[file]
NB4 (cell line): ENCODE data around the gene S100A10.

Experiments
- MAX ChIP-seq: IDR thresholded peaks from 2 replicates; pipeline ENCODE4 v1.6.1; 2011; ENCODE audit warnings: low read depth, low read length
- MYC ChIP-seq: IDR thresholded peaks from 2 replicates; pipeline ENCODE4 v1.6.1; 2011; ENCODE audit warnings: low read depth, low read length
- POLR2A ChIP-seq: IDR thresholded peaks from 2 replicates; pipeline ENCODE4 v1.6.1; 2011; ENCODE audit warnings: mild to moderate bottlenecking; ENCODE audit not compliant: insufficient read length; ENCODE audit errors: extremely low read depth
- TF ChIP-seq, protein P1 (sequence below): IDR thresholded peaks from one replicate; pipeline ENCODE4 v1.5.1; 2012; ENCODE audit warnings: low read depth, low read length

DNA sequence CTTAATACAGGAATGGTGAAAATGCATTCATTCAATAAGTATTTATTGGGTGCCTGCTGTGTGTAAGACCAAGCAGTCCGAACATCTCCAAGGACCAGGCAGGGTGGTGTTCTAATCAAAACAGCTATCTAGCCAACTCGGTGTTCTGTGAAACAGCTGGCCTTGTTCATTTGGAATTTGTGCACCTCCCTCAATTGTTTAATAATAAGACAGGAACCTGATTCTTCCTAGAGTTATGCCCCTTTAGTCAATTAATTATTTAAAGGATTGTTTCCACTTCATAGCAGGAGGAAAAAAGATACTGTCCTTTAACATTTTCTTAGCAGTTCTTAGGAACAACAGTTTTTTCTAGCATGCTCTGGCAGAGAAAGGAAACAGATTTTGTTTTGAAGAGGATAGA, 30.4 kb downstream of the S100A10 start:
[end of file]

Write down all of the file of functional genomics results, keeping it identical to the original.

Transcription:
NB4 (cell line): ENCODE data around the gene S100A10.

Experiments
- MAX ChIP-seq: IDR thresholded peaks from 2 replicates; pipeline ENCODE4 v1.6.1; 2011; ENCODE audit warnings: low read depth, low read length
- MYC ChIP-seq: IDR thresholded peaks from 2 replicates; pipeline ENCODE4 v1.6.1; 2011; ENCODE audit warnings: low read depth, low read length
- POLR2A ChIP-seq: IDR thresholded peaks from 2 replicates; pipeline ENCODE4 v1.6.1; 2011; ENCODE audit warnings: mild to moderate bottlenecking; ENCODE audit not compliant: insufficient read length; ENCODE audit errors: extremely low read depth
- TF ChIP-seq, protein P1 (sequence below): IDR thresholded peaks from one replicate; pipeline ENCODE4 v1.5.1; 2012; ENCODE audit warnings: low read depth, low read length

DNA sequence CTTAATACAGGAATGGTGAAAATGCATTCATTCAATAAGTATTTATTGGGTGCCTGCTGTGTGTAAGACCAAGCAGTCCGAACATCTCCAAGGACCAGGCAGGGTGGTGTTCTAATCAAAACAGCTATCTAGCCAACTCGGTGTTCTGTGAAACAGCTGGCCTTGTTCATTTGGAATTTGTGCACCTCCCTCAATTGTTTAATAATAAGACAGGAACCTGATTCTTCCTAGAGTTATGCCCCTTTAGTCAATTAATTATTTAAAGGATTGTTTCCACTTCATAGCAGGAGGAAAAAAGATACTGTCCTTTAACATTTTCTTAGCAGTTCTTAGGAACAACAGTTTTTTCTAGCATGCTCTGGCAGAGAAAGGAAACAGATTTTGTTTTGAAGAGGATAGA, 30.4 kb downstream of the S100A10 start: